When your website means business.

«Return to Blog List Part 1, Why Bad Websites Happen to Good Companies: Thinking of the Company Website as an Online Brochure

Ah, the good old days, when the web was a simpler place: you could just take your company brochure and put it online. Often, the only interactive feature was an email link. It was all about companies putting their message out to their market, which was presumed to be unable to contain itself waiting to see the company website. The “online brochure” is a recent version of the “horseless carriage.” We all had difficulty at first seeing beyond the print paradigm we were familiar with and understanding that we had our hands on an entirely new thing that required us to think differently in order to utilize its potential. Unfortunately, some of us still have that difficulty.

More and more, however, companies are beginning to understand that their website is not a broadcast station, from which the faceless corporation blasts out its message to a faceless market. People in companies are recognizing the need for their website to serve as a business platform; a tool for connecting with and interacting with people in their markets. The value of the online business platform is its ability to enable person-to-person communication, one-to-one, about various issues an individual customer faces. To customers, the web is a personal experience. They don’t find impersonal, puffed up company websites helpful. (Have I bold-italicized people/personal enough to make my point? Because I can do more…)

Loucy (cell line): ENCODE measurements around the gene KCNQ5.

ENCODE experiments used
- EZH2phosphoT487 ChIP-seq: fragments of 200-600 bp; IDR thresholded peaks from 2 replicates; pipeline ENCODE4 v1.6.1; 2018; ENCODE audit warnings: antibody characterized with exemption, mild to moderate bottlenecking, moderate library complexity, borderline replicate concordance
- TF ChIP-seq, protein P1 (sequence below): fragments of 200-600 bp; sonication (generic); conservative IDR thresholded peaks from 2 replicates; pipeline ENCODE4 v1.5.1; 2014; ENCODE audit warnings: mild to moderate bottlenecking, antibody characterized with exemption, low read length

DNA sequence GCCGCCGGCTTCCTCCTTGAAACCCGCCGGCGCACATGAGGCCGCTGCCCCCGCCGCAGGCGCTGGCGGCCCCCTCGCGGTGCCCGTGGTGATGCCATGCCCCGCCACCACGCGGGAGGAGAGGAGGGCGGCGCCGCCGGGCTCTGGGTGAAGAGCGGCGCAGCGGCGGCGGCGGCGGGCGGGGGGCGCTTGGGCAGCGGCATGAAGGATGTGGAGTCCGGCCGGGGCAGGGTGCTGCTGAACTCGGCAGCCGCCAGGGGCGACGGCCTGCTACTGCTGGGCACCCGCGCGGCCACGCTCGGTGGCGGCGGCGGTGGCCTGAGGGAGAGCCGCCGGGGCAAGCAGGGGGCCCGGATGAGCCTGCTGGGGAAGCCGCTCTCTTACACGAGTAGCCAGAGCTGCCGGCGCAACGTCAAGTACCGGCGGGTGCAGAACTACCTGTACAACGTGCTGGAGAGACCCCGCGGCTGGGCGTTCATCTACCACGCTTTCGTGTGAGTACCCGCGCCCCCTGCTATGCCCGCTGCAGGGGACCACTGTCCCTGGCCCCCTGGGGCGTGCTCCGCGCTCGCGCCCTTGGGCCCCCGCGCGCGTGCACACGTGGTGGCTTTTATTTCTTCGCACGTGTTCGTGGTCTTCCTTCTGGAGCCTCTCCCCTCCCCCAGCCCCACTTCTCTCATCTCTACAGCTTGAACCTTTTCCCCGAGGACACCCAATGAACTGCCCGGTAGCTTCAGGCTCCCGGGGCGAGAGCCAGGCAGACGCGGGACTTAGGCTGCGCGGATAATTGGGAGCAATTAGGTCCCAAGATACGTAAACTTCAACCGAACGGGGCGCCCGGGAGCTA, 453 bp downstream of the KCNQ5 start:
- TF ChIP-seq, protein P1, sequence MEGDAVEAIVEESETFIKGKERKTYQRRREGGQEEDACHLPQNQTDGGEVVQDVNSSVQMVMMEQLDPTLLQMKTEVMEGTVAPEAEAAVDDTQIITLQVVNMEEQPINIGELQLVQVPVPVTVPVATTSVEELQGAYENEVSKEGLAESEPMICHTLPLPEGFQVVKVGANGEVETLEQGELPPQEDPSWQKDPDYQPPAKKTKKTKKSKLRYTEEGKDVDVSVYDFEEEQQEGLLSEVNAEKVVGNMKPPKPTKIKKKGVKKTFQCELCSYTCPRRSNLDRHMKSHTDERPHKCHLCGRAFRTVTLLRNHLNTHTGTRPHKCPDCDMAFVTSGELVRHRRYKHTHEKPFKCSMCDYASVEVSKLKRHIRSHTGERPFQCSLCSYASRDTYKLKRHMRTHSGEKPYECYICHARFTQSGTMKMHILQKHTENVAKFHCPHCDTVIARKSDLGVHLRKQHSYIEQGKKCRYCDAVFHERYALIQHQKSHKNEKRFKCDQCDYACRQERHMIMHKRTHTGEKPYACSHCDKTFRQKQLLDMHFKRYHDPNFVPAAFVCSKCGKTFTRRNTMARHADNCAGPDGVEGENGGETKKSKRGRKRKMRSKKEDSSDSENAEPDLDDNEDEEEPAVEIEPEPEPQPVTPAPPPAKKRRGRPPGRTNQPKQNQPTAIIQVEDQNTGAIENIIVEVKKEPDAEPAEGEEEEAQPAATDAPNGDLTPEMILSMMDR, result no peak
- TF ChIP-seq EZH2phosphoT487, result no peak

One of the primary reasons the shift from online brochure to one-to-one communication tool is not happening faster is that it’s threatening to traditional company roles and ideas about protecting the company brand. If one-to-one communication is enabled, the company facade will be breached, and its brand may be called into question. Traditional business people want to control the message and maintain the facade.

But brands are always being called into question; traditional managers and business owners, secure in their marketing communications cocoons, just don’t know it. Every time a customer has a difficult or frustrating experience with a company product or service (think “phone company”), believe me, they understand there’s a disconnect between their experience and the ads they see on TV or in magazines. And they don’t tend to think of their experience as an aberration. One-to-one interaction gives people at the company an opportunity to resolve the issue and solidify a customer relationship. The alternative is to lose a customer, or at best, create a disgruntled customer who tells friends about his bad experience.

Using the web as a one-to-one business platform means giving up the online brochure paradigm, not just creating a “customer service” tab on the online brochure. It means connecting customers with technical issues to technical people, and people with service issues to service people, who are themselves able to access useful information and authorize solutions. It means creating feedback loops that are not only usable, but compelling. The technology exists. The willingness to use it exists in some companies, but not in others. Yet.

For more posts in this series, see the “Bad Websites/Good Companies” category at right.

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